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Decline in ozone-harming CFCs resumes after scientists raise alarm

A photo of the aurora australis near the South Pole Atmospheric Research Observatory in Antarctica in 2018. Patrick Cullis

New international studies suggest that China has successfully cut production of ozone-harming chlorofluorocarbon (CFC) chemicals.

This content was published on February 13, 2021 - 12:12
Empa/sb

Two years ago, scientists observed a mysterious and sharp up-tick in the levels of trichlorofluoromethane (CFC-11) emissions between 2012 and 2017. CFCs have been widely used in refrigeration, insulating foams and as propellants in aerosol cans. Their role in destroying the ozone layer has been known since the 1980s. They were banned in 2010.

Atmospheric measurements pointed to the “suspected rogue production” of the chemicals in eastern China, the Swiss Federal Laboratory for Materials Testing and Research (Empa) reportedExternal link last week.

Stopping that production now seems to have set the ozone layer's recovery process back on track, new research by an international consortium of 12 institutions, including Empa, shows. Their investigations were published in two papers in the journal Nature.

“The findings are very welcome news and hopefully mark an end to a disturbing period of apparent regulatory breaches,” said Luke Western from the University of Bristol, a co-lead author of one of the studies. “If the emissions had stayed at the significantly elevated levels we found, there could have been a delay, possibly of many years, in ozone layer recovery.”

Detective work

A global ban on CFCs was introduced by the 1987 Montreal Protocol - an environmental treaty signed by almost every country - ending the production of these ozone-depleting chemicals from 2010.

CFC-11 emissions should have steadily fallen. But in 2018 scientists found that emissions had risen in 2013, prompting alarm at the time that production of the banned substance had resumed in an apparent violation of the international treaty.

The first signs of a slower decline than predicted were spotted by an international atmospheric monitoring team. Their findings were confirmed the following year by an independent global measurement network, the Advanced Global Atmospheric Gases Experiment (AGAGE), suggesting new emissions. But where?

Using data from Korean and Japanese stations, it appeared around half of the increase in global measurements originated from parts of eastern China.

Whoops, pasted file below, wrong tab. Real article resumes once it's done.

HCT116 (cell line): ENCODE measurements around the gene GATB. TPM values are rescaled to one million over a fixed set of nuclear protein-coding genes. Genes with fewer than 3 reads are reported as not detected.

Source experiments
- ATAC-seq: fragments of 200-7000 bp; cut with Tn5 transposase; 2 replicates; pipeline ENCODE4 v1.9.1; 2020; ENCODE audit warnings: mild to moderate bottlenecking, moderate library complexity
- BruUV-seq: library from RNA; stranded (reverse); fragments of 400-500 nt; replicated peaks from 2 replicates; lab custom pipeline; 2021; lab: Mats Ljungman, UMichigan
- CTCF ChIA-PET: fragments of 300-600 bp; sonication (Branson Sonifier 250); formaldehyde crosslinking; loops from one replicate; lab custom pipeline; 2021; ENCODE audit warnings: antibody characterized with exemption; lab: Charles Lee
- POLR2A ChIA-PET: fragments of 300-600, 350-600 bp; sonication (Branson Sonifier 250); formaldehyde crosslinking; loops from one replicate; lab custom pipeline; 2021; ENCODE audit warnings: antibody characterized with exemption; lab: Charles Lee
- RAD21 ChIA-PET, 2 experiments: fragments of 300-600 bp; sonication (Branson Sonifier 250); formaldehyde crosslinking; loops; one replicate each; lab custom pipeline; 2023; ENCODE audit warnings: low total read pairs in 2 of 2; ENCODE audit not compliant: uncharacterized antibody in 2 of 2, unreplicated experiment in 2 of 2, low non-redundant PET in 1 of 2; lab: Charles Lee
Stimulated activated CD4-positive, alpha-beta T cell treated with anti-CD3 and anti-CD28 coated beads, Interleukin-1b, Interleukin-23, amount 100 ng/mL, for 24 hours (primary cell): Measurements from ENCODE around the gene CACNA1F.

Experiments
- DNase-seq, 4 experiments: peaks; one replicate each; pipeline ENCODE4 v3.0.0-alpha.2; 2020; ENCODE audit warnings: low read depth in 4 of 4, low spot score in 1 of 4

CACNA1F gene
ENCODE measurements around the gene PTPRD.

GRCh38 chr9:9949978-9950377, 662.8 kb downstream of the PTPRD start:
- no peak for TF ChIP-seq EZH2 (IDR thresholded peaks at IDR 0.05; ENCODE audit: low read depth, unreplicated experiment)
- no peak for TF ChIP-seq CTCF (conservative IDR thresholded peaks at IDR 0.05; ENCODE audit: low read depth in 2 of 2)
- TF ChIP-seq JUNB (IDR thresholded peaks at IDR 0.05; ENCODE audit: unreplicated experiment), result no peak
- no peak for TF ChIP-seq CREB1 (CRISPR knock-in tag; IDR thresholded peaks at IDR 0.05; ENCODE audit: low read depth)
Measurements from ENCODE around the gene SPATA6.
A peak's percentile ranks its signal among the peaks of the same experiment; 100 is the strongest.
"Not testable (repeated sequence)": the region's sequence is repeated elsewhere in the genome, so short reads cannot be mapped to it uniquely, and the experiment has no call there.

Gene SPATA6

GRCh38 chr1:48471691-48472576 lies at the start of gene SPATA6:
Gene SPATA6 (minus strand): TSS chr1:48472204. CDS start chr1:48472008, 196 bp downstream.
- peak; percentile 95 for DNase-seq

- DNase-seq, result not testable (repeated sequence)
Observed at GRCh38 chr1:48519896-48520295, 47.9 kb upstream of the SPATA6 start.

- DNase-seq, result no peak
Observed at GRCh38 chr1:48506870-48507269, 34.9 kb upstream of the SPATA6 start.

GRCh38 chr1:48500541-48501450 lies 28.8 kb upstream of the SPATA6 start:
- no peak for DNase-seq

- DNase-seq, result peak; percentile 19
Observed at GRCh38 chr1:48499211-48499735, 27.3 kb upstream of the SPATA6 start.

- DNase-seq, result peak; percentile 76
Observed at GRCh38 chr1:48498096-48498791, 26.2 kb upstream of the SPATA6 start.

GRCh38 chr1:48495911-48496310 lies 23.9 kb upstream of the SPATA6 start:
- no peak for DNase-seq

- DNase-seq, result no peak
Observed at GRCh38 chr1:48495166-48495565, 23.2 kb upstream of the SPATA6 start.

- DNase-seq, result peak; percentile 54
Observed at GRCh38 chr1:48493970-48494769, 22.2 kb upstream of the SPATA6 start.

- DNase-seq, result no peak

“We estimated that up to around 100,000 metric tonnes of CFC-11 have been newly incorporated into foams in China in the last seven years. This would correspond to a cargo train of 50 km length filled with the substance,” said Stefan Reimann from Empa, a co-author of the 2019 research and one of the two new studies published in Nature.

Further investigations by media and environmental campaigners exposed usage of CFC-11 in the manufacture of insulating foams in China.

China 'took notice'

Empa said Chinese authorities “took notice”, and at meetings of the Montreal Protocol in 2018 and 2019 confirmed some banned ozone-depleting substances were identified but only in very small amounts.

“According to their reports, arrests, material seizures, and the demolition of production facilities ensued,” said Empa.

The scientific teams continued to closely monitor atmospheric levels, and the latest evidence, reported in Nature, on global CFC-11 emissions and eastern Chinese emissions, indicates that those efforts have resulted in dramatic emission declines.

Emissions dropped by thousands of tonnes per year between 2017 and 2019, said Empa. The scientists estimate that this recent decline is “comparable or even greater than the original increase”, it added.

“This new analysis shows the importance of independent validation of international environmental treaties. Without the measurements in this region of the world, it would not have been possible to pin down emissions in this specific region,” said Reimann.

Nonetheless, there are still large areas of the world for which very little information is available on emissions of ozone-depleting substances, due to the lack of coverage by AGAGE.

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